By Haddon Libby
This year marks the 140th Labor Day in the history of the United States. The long weekend is traditionally considered as the end of summer and a last break before we returning to work and school schedules.
Labor Day is intended to celebrate the American worker. The holiday’s roots can be found in the late 1800s – a time when factory workers suffered with long hours and hazardous work conditions. Back then, workers could put in twelve-hour days for six or seven days a week. Pay was poor due to influxes of immigrants from Europe who were hungry for any job they could get. Sadly, children as young as today’s kindergarten students would work grueling hours as well. A factory worker had a hard life that was typically in a poorly vented, unsafe space.
To try and combat these harsh conditions, labor unions sprouted up. Workers joined as they collectively tried to negotiate for living wages, safer conditions, and breaks.
Labor Day is thought to have begun on September 5th, 1882, in New York City. On that day, more than 10,000 workers took an unpaid leave from their jobs to march from City Hall to Union Square.
Marches and strikes began occurring with increased frequency. The cornerstone of most labor demands was an eight-hour work day, a minimum wage, and safer working conditions.
Complicating matters, radical elements of some labor unions were political. Where the United States is and was a democratic republic, some labor groups championed socialism, communism or anarchy.
The 1886 Haymarket Riot in Chicago became violent when someone threw a bomb at the police. The police responded by shooting into the crowd. By the end of the riot, eight policemen and workers were killed. Many believe that labor organizer August Spies, a German immigrant, wanted the conflict. As a known anarchist, Spies used the event to try and gain traction for his political views.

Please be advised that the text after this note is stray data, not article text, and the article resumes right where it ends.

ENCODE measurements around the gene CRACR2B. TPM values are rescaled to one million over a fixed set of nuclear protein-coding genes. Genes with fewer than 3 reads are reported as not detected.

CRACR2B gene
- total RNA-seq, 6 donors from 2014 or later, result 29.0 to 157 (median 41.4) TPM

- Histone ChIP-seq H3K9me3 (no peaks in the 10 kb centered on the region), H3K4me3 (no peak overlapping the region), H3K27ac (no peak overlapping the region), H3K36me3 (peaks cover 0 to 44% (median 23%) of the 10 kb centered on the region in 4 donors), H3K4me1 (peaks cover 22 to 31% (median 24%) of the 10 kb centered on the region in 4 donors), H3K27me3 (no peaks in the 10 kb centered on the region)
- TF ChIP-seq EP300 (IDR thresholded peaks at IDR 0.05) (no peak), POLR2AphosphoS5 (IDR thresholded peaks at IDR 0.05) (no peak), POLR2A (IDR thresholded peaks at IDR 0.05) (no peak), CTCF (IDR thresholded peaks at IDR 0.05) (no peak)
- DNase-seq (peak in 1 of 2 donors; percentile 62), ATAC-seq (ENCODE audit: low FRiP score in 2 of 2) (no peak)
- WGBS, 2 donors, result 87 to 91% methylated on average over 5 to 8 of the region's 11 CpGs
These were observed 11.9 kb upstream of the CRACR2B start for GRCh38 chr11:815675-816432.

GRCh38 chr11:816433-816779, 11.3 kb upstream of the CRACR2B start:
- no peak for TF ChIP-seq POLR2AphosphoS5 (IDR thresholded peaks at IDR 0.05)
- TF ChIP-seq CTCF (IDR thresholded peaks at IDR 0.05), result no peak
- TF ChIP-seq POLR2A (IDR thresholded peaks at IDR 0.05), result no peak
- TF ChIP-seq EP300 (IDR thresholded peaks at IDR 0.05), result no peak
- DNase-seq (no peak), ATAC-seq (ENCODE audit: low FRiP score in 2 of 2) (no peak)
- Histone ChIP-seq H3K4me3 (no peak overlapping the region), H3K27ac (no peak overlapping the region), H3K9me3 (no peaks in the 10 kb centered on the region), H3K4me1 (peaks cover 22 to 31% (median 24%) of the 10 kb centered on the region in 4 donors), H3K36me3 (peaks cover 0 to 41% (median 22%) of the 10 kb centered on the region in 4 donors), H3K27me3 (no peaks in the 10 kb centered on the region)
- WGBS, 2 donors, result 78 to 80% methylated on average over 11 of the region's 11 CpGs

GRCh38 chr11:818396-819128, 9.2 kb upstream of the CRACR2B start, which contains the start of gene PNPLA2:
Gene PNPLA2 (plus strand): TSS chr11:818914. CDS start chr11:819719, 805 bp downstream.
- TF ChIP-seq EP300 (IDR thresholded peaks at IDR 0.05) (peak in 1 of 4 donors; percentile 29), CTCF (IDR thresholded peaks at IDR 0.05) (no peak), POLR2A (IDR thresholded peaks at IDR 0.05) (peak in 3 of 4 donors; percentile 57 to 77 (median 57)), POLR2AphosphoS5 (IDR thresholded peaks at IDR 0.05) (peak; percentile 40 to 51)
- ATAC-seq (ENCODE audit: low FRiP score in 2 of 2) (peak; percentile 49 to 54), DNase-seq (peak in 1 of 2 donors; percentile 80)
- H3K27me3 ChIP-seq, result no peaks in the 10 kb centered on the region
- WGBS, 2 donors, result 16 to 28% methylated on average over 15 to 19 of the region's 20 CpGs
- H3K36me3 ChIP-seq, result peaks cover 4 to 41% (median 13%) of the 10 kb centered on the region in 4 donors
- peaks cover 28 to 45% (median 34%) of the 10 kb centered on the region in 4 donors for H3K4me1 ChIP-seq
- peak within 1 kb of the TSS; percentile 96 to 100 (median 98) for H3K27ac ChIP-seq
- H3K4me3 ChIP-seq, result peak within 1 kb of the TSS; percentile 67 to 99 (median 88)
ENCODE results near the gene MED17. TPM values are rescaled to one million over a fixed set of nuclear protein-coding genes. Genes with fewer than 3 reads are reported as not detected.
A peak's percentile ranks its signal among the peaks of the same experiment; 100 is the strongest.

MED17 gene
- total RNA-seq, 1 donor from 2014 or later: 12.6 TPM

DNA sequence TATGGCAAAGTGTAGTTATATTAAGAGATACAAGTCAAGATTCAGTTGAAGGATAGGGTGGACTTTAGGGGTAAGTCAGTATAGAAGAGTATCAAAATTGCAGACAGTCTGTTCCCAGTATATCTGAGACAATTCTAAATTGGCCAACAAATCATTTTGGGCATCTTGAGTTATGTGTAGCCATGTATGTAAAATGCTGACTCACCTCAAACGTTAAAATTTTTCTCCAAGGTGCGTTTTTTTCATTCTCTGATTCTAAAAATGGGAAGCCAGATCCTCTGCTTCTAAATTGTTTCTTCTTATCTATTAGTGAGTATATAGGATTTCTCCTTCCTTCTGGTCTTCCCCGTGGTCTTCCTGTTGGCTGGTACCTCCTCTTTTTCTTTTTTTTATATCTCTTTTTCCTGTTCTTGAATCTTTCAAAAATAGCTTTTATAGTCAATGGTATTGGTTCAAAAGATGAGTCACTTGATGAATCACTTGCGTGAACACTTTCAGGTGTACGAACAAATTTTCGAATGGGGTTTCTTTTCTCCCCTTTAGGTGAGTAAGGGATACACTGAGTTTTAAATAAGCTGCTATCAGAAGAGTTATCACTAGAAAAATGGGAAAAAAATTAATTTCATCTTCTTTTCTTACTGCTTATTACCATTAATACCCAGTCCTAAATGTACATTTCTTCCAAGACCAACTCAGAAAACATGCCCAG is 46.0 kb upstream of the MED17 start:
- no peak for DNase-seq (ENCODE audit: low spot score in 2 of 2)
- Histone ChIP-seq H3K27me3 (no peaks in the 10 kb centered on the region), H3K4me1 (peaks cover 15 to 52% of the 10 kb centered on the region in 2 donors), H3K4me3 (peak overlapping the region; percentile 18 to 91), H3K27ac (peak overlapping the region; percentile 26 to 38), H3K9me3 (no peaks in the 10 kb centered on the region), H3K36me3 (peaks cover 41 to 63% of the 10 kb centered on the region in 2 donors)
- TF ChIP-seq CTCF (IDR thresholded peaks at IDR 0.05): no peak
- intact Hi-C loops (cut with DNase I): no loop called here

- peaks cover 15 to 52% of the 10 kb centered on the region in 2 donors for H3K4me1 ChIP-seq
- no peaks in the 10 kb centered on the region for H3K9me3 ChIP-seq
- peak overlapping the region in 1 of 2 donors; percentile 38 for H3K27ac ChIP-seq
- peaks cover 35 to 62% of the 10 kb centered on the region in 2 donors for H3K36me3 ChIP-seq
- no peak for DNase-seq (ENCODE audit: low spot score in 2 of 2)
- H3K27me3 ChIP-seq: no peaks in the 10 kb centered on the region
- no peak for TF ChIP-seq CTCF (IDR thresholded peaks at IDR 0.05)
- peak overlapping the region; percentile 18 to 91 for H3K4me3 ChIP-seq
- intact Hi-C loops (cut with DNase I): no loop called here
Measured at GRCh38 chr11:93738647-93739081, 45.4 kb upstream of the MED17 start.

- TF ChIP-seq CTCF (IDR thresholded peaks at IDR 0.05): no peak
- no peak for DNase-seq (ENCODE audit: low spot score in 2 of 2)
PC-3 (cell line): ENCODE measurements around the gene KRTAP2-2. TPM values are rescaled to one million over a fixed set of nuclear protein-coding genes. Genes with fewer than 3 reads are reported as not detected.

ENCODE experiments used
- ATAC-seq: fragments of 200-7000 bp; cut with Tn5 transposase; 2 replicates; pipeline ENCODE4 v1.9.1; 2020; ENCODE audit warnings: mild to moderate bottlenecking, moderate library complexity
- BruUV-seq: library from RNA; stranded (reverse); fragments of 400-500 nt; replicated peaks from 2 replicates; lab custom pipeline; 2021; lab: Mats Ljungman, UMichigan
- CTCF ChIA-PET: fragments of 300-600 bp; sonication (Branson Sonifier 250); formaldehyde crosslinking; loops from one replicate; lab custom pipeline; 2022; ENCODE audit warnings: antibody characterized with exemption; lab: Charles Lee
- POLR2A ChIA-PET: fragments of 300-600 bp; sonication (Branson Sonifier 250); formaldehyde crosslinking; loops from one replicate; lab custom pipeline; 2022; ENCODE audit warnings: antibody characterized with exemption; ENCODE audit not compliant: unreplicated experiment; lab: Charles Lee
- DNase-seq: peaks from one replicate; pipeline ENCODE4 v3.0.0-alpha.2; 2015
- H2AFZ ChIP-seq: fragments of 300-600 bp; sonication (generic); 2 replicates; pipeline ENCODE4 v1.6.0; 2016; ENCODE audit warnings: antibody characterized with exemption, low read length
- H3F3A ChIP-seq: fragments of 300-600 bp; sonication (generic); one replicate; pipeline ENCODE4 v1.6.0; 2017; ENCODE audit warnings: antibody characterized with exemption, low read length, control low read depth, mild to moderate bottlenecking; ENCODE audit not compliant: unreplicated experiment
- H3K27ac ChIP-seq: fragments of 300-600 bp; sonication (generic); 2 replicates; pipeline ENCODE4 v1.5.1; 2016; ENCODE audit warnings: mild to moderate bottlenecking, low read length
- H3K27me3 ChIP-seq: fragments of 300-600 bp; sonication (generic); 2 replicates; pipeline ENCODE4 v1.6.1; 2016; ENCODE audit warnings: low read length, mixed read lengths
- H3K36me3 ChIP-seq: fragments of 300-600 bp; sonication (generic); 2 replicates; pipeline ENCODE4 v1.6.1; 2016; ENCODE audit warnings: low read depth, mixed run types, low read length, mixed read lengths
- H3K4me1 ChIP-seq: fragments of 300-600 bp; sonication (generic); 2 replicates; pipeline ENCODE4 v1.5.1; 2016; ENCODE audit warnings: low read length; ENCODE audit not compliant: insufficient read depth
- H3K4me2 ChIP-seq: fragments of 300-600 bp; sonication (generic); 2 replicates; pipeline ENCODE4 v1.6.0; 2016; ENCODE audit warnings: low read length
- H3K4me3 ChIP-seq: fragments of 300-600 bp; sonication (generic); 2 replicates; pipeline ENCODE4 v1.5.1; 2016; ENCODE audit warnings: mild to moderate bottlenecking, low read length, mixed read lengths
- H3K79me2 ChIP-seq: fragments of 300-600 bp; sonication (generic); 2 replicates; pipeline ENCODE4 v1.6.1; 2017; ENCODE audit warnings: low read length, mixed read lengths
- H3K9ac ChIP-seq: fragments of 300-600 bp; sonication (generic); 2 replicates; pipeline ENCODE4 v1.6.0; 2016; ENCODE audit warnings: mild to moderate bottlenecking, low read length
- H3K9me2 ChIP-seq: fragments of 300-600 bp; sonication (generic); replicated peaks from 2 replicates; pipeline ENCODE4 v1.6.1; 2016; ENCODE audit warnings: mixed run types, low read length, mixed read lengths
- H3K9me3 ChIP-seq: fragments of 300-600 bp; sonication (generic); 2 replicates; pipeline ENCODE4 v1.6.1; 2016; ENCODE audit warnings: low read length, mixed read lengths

Between the marches and increased conflicts, a xenophobic wave started to cross the country. This created distrust between these workers and people of different socio-economic classes.
Over the next eight years, tensions between workers and employers continued to worsen. The U.S. economy was in a recession which acted gas on a smoldering fire. On May 11th, 1894, tensions reached a head as workers of the Pullman Car Company (train cars) went on strike. Problems between the company and workers started once union representatives were fired and worker wages were cut. This led to a nationwide strike against rail companies that used Pullman cars. By June, 125,000 railway workers were on strike. The strike crippled transit and commerce and brought the already fragile U.S. economy to a near halt.
With this as the backdrop President Grover Cleveland signed Labor Day into law which gave workers a day off.
It would take another forty-four years for the Fair Labor Standards Act of 1938 to become law. The 1938 law was the first time that child labor was restricted to those over 14 years of age (although they could still work in agriculture). Hours were limited until the children reached 16. The most dangerous jobs were withheld until they were deemed to be adults at the age of 18.
Labor Day was originally established to ‘throw a bone’ to overworked and underpaid factory workers. It was done to try and lower tensions between first generation immigrants and earlier American immigrants.
Where unions served a critical role in developing worker rights, membership is currently at its lowest levels in seventy years. Where roughly one in three workers were part of a union in 1954, only one in ten workers today are part of a union.
Haddon Libby is the Founder and Chief Investment Officer of Winslow Drake Investment Management. For more information on our locally-based, award-winning Registered Investment Advisory business, please visit www.WinslowDrake.com.